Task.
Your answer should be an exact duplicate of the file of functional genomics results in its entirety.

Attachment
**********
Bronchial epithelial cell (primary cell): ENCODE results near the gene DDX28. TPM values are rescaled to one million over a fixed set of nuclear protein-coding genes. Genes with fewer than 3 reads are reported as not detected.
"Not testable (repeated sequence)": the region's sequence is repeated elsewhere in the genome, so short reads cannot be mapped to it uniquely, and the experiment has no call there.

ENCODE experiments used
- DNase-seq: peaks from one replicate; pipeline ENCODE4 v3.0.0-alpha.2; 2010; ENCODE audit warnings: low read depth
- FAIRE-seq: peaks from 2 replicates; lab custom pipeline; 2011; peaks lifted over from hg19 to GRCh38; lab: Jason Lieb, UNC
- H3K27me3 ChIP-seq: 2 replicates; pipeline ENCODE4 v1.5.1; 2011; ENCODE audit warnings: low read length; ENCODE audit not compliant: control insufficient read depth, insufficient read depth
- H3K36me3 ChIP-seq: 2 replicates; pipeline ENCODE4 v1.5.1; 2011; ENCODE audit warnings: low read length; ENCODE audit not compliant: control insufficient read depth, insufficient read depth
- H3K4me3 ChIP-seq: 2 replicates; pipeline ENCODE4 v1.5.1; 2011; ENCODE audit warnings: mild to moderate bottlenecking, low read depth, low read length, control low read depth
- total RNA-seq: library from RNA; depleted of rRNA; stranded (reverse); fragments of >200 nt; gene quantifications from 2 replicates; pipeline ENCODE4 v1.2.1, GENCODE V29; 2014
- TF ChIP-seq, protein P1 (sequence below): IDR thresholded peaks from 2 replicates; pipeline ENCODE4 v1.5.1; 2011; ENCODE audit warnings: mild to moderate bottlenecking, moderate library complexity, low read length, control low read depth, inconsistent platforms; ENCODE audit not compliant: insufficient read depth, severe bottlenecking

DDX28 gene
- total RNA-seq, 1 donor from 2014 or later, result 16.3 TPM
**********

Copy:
Bronchial epithelial cell (primary cell): ENCODE results near the gene DDX28. TPM values are rescaled to one million over a fixed set of nuclear protein-coding genes. Genes with fewer than 3 reads are reported as not detected.
"Not testable (repeated sequence)": the region's sequence is repeated elsewhere in the genome, so short reads cannot be mapped to it uniquely, and the experiment has no call there.

ENCODE experiments used
- DNase-seq: peaks from one replicate; pipeline ENCODE4 v3.0.0-alpha.2; 2010; ENCODE audit warnings: low read depth
- FAIRE-seq: peaks from 2 replicates; lab custom pipeline; 2011; peaks lifted over from hg19 to GRCh38; lab: Jason Lieb, UNC
- H3K27me3 ChIP-seq: 2 replicates; pipeline ENCODE4 v1.5.1; 2011; ENCODE audit warnings: low read length; ENCODE audit not compliant: control insufficient read depth, insufficient read depth
- H3K36me3 ChIP-seq: 2 replicates; pipeline ENCODE4 v1.5.1; 2011; ENCODE audit warnings: low read length; ENCODE audit not compliant: control insufficient read depth, insufficient read depth
- H3K4me3 ChIP-seq: 2 replicates; pipeline ENCODE4 v1.5.1; 2011; ENCODE audit warnings: mild to moderate bottlenecking, low read depth, low read length, control low read depth
- total RNA-seq: library from RNA; depleted of rRNA; stranded (reverse); fragments of >200 nt; gene quantifications from 2 replicates; pipeline ENCODE4 v1.2.1, GENCODE V29; 2014
- TF ChIP-seq, protein P1 (sequence below): IDR thresholded peaks from 2 replicates; pipeline ENCODE4 v1.5.1; 2011; ENCODE audit warnings: mild to moderate bottlenecking, moderate library complexity, low read length, control low read depth, inconsistent platforms; ENCODE audit not compliant: insufficient read depth, severe bottlenecking

DDX28 gene
- total RNA-seq, 1 donor from 2014 or later, result 16.3 TPM